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FCA, Peugeot S.A. to merge, create No. 4 global OEM

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Announcements | Business Practices | International | Market Trends
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FCA and Groupe PSA (Peugeot S.A.) on Thursday announced plans to combine and be the world’s fourth largest automaker at 8.7 million vehicles.

Groupe PSA’s offerings include brands like Peugeot, Opel, Vauxhall, and Citroën. It doesn’t sell anything in the U.S., and FCA noted in a news release the complementary nature of the companies’ footprints.

“At its inception, the combined company would realize among the highest margins in the markets where it would operate, based on FCA’s strength in North America and Latin America and Groupe PSA’s in Europe,” FCA wrote Thursday.

The OEM said neither company expected to close any factories either.

Together, the companies would represent profit of more than $12.26 billion based on 2018 results (not counting Magneti Marelli and Faurecia) and sales of nearly $189.47 billion. They expect $4.12 billion in synergies with only a one-time $3.12 billion expense needed to accomplish it.

The parent company for the merging OEMs will be headquartered in the Netherlands. FCA shareholders and PSA shareholders will split ownership 50-50, and the board will have “balanced representation” and feature a majority of independent directors.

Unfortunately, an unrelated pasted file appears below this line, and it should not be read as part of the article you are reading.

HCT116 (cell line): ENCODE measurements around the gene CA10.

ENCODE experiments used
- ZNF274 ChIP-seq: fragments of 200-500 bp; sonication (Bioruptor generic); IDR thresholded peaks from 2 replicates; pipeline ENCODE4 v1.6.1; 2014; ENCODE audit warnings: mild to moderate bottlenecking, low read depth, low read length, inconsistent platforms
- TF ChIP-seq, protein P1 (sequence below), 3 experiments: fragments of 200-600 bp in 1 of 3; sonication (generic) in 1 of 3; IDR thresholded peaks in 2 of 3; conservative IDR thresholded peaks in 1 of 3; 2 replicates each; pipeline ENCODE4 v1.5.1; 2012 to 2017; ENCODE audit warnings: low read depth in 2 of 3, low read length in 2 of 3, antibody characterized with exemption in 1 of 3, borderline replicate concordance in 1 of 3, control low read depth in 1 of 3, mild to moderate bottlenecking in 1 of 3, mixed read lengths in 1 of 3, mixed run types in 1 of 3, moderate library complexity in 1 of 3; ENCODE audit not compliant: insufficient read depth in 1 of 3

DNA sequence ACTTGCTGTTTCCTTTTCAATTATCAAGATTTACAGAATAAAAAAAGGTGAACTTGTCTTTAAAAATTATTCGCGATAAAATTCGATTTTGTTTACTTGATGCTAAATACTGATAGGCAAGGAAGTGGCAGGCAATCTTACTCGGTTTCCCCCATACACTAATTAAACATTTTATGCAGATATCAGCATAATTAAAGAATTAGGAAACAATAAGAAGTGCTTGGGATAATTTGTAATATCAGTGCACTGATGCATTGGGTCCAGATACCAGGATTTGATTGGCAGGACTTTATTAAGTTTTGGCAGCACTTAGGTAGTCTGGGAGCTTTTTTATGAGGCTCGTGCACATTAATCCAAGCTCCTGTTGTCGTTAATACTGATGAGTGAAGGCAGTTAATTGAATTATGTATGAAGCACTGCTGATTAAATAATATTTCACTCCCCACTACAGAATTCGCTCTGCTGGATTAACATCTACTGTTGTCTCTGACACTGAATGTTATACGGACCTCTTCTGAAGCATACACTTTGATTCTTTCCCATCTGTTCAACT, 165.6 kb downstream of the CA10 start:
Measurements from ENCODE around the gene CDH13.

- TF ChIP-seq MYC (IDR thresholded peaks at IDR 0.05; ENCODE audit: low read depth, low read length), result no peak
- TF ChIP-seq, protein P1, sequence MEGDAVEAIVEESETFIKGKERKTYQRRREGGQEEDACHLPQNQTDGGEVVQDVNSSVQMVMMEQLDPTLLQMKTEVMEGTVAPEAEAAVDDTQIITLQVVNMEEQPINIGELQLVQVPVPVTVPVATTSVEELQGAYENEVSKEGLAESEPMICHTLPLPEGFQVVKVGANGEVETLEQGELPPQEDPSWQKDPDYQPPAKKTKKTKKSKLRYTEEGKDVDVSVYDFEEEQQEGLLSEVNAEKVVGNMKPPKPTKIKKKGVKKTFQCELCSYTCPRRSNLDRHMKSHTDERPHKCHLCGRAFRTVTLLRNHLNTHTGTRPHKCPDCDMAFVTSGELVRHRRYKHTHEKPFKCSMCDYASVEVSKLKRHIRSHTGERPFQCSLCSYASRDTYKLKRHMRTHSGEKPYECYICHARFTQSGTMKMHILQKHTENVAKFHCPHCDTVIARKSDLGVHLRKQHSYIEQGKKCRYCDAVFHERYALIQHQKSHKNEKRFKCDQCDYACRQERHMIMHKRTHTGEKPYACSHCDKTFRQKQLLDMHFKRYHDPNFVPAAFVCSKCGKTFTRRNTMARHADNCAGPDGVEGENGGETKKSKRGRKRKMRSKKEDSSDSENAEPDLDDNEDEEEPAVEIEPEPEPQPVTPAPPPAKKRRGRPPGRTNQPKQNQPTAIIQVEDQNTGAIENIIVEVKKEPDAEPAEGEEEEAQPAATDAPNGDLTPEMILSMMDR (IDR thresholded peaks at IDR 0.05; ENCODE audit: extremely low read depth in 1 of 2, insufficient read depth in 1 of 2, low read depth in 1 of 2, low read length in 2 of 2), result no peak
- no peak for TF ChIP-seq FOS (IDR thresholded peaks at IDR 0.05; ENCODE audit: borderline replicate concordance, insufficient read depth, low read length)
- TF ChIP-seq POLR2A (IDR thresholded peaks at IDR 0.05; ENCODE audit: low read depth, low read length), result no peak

FCA board Chairman John Elkann will stay chairman of the new company’s board, while PSA managing board Chairman Carlos Tavares will be CEO and also a board member.

“The merged entity would bring together the companies’ extensive and growing capabilities in the technologies shaping the new era of sustainable mobility, including electrified powertrain, autonomous driving and digital connectivity,” FCA wrote.

Asked what the merger would mean for collision repairers doing business with FCA and certified shops. spokesman Shawn Morgan wrote “it’s still too early for those details.”

He pointed out that the two parties don’t have a formal memorandum of understanding yet. PSA described plans to continue negotiations and reach one “in the coming weeks.”

A role for FCA CEO Mike Manley wasn’t described in either the FCA or PSA news releases, but it appears he’ll be staying post-merger. Both he and Tavares described plans to work together in the new company.

“This convergence brings significant value to all the stakeholders and opens a bright future for the combined entity,” Tavares said in a statement, “I’m pleased with the work already done with Mike and will be very happy to work with him to build a great company together.”

“I’m delighted by the opportunity to work with Carlos and his team on this potentially industry-changing combination,” Manley said in a statement. “We have a long history of successful cooperation with Groupe PSA and I am convinced that together with our great people we can create a world class global mobility company.”

More information:

“Groupe PSA and FCA Plan to Join Forces to Build a World Leader for a New Era in Sustainable Mobility”

FCA, Oct. 31, 2019

“Groupe PSA and FCA plan to join forces to build a world leader for a new era in sustainable mobility”

Groupe PSA, Oct. 31, 2019

Featured image: A Peugoet e-208 is shown. Groupe PSA’s electrification experience could help bolster FCA’s electric portfolio. (Provided by Peugeot)

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